Many years ago, when we first started to bring guests to Doc Warner’s, our boat motors were 35 horse power 2-stroke Suzuki’s. At that point, all we knew about being mechanics was that motors stop working when they run out of gas.
So as the trusty mechanics we were, we bought our gas from the fish cannery some two miles to the north. We transported the gas in 55 gallon drums by boat to the lodge. The system worked well as far as buying and transporting were concerned, but the cannery had a minor problem. They always had water in their gas. We tried to be careful and not let water get into the gas tanks on the boat, but, as expected, we weren’t always successful.
The first sign of trouble came as the phone calls started rolling in from the guests to report that their motors had stopped running. We would jump in a boat and drive to the stalled boat. Then we would call our mechanic friend in Juneau, (50 miles away). Very methodically, we began diagnosing the problem by describing to him, over the phone, the sounds coming from the motor when we tried to start the engine.
It didn’t take long before we became quite proficient in removing water from the fuel lines. However, when the problem was not contaminated fuel, the diagnosis became more difficult. The mechanic would ask something like this: “Does the motor sound like chunk, chunk, chunk or ching, ching, ching? (Try that diagnosing method sometime when you are sitting in a boat with the waves crashing, the wind blowing and someone has a fish on.) Somehow, and in some miraculous way, we slowly learned how to diagnose motor problems on the water. Even more importantly, we gained experience in preventing the most common problems. The move to 4-stroke engines with computer diagnosis happened simultaneously with rapid growth in our number of guests. As a result, Doc Warner’s now has a full-time mechanic and updated repair facilities.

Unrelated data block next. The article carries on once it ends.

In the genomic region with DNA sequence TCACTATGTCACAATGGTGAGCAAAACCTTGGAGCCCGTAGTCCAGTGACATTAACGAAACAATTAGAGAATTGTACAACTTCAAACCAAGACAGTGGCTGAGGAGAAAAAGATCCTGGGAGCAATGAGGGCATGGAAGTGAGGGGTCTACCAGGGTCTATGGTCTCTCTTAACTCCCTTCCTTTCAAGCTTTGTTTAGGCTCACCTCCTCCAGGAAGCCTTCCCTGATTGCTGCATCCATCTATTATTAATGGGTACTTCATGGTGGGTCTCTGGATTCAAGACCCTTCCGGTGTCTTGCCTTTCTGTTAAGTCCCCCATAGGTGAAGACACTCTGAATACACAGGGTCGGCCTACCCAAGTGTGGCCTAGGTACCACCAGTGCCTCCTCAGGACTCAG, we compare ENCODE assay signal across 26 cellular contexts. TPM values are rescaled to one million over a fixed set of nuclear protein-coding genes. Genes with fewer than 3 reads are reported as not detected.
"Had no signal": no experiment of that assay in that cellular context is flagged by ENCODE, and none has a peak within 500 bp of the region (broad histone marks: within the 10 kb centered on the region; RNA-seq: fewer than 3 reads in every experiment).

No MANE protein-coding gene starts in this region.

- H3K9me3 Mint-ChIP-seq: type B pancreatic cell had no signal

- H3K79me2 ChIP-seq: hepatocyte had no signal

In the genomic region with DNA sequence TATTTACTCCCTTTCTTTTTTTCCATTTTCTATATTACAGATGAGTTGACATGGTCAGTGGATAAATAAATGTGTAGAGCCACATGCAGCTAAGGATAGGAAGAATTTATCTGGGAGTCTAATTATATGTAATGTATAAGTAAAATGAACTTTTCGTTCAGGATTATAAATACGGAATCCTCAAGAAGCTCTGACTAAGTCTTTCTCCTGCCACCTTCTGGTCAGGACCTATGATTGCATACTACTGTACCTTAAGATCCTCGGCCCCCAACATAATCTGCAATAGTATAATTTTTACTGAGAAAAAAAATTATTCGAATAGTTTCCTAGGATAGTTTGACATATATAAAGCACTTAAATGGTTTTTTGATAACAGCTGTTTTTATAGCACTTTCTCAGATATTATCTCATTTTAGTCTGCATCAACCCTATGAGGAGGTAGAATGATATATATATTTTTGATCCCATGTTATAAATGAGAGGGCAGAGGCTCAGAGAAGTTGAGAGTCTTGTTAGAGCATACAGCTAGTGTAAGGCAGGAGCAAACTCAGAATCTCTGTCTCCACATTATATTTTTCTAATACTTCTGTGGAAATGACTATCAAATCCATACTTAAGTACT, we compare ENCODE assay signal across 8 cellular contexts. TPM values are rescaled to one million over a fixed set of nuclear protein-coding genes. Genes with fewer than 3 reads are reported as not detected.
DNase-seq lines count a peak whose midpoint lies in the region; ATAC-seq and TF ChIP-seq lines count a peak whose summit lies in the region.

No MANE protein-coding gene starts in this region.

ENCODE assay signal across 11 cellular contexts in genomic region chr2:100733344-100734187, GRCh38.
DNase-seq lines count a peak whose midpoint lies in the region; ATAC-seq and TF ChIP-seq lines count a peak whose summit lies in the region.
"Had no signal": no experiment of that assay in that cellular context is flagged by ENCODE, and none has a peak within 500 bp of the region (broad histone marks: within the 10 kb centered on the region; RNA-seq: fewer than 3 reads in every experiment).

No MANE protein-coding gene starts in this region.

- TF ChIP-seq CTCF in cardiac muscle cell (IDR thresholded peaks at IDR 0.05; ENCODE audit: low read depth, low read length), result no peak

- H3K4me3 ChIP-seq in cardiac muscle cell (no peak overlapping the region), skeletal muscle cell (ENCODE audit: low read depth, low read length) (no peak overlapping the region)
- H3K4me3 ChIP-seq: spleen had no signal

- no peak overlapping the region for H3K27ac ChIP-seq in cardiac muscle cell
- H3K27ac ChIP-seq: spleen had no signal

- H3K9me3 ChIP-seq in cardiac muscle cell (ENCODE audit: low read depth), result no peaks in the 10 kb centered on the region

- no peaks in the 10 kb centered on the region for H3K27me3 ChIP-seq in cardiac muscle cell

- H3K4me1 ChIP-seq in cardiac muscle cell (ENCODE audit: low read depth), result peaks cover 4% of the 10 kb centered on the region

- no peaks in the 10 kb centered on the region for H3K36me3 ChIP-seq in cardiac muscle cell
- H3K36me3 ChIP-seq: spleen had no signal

However, when someone calls in from the water, we often revert back to asking whether the engine is chunking or chinging!